Life after retirement can be filled with many exciting adventures, but sometimes retirement has financial problems. Perhaps it is because you still have an interest only mortgage that is not quite paid off. Maybe you want to help your child buy their first house and wish to use the equity in your home to provide assistance. Hundreds of ideas for using money exist in retirement; probably more reasons exist for having money, than there are possibilities for having those funds. But there at least one possible answer at least for homeowners. It is all due to lifetime mortgage products and other equity release options.

Lifetime Mortgage Discussion
A lifetime mortgage is not like your typical home equity loan that requires monthly repayments of interest and capital. In fact most standard lifetime mortgages do not require any partial repayments during your life. It is only after death, or when you need professional care from an assisted living facility that a lifetime mortgage is going to become due. The best part is that the home can be sold to cover the outstanding debt with the guarantee that you can never end up owing anymore than the property is worth.

How a Lifetime Mortgage Works
Lifetime mortgages are the most popular form of equity release scheme. Providers will assess your age and property value to determine your eligibility for a lifetime mortgage loan. It is also age and value that determine the loan to value percentage of the lifetime mortgage that you are eligible to borrow.

Providers have to wait for extended periods of time for their return on investment unlike regular residential mortgages. For this reason they have to make certain the compounding interest plus average life expectancy is not going to create a negative equity situation. There is a chance that the compounding interest plus the principle lump sum will total the home value at the end of the loan. For this reason a younger person of 55 may receive 19% of their home value in a loan, while someone 85 years of age is able to get closer to 50% of the home value.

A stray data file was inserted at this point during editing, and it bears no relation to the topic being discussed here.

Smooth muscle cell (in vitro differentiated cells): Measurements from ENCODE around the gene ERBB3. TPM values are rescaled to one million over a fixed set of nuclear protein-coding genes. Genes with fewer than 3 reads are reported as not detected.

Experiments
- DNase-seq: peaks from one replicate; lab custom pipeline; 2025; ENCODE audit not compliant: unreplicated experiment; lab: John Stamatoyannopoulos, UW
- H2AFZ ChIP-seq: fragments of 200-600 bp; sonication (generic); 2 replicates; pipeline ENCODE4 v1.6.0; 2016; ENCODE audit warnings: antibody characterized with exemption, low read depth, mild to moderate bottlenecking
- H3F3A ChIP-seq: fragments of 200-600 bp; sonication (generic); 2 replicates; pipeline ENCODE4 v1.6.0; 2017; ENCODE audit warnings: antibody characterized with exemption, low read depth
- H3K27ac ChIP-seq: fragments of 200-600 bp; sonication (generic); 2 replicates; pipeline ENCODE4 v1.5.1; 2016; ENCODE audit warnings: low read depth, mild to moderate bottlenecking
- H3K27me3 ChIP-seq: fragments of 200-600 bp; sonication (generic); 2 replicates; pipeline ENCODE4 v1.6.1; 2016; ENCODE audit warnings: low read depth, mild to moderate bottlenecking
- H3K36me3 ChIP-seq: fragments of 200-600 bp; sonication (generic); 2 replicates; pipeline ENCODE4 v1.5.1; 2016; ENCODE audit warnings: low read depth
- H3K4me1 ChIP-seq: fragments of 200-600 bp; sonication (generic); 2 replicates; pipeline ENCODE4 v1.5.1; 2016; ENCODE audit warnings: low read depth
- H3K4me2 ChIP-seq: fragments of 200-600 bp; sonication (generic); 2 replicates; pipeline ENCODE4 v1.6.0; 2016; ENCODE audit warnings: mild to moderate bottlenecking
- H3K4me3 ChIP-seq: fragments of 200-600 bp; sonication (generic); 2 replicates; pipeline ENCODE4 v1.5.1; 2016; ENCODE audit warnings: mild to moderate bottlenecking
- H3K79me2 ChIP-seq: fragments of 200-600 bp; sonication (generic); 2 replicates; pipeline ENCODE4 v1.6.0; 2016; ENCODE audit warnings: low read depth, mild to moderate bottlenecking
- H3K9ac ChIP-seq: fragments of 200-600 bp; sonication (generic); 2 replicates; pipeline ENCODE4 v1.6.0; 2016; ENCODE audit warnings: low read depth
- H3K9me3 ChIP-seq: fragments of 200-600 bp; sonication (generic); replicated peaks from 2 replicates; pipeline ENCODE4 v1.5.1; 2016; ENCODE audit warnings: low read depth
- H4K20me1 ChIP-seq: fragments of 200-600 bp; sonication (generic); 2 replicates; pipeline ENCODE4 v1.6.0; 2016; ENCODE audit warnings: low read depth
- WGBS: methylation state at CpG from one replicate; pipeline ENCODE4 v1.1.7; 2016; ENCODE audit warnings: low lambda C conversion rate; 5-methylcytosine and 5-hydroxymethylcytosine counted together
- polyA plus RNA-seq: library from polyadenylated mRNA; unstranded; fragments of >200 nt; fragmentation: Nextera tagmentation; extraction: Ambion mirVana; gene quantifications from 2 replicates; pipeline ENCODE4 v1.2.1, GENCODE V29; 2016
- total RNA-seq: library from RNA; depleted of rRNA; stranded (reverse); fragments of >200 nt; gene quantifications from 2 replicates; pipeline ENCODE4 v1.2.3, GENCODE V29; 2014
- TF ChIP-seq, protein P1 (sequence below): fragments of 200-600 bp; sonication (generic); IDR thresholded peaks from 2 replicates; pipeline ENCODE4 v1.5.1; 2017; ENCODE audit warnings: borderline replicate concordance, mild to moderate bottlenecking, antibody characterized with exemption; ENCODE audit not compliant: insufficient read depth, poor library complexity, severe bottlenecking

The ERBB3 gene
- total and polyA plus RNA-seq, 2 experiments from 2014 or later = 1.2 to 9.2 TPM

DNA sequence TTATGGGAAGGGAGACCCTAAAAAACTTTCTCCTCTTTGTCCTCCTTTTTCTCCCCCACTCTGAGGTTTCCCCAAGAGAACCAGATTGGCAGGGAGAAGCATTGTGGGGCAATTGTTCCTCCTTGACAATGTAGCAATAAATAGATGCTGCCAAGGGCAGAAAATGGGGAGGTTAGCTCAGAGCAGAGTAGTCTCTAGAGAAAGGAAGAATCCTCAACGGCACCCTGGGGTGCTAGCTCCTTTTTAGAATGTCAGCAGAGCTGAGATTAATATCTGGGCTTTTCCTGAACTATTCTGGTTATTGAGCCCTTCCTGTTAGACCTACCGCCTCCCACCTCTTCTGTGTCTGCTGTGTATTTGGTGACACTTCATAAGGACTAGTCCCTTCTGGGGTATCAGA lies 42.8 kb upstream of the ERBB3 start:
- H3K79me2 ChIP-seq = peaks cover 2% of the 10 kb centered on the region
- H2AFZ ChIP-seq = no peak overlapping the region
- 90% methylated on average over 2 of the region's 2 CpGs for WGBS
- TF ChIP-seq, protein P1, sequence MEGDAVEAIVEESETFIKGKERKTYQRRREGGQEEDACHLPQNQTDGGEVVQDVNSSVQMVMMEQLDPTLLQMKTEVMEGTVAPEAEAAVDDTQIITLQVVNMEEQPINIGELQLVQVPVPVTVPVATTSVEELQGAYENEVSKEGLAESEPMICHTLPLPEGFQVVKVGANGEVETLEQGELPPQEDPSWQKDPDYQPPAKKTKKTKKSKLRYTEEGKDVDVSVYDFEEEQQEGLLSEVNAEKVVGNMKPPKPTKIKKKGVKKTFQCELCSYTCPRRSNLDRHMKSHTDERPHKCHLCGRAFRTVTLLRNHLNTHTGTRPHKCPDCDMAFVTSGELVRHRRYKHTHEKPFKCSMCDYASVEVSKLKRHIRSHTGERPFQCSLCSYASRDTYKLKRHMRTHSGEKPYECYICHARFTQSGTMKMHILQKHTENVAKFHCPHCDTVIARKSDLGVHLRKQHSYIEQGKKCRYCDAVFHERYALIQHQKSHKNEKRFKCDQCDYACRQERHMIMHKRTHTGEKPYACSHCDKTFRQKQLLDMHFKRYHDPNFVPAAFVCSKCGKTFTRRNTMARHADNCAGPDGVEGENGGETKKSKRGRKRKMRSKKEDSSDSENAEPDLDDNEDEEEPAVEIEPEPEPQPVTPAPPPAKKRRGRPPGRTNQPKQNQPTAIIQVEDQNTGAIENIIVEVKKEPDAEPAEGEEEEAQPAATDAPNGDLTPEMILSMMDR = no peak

The words ‘lump sum’ also keeps appearing and for lifetime mortgage the standard option is a one-time tax free sum given to homeowners. Of course there are other products available that are lifetime mortgages. These other options are discussed individually and specialist products to fit certain homeowner needs.

• You retain 100% of the property value
• Usually no monthly payments
• No negative equity guarantee built in
• Inheritance protection options can be included
• Fixed interest rates for life of the loan

• Early repayment charges can be upto 25% of the loan
• Inheritance can be used up if there is no protection in place
• Your eligibility for means tested benefits can be affected

Each product under the lifetime mortgage category has advantages and disadvantages. The important part for homeowners is determining what product best fits their needs including the amount of funds they require for their retirement. The maximum loan to value is always calculated to determine qualifications; however, a homeowner can take less than the maximum if it means saving an inheritance or potentially getting more funds at a later date. Seeking independent financial advice can be helpful in determining which lifetime mortgage is best as well as the provider that is able to offer the loan.

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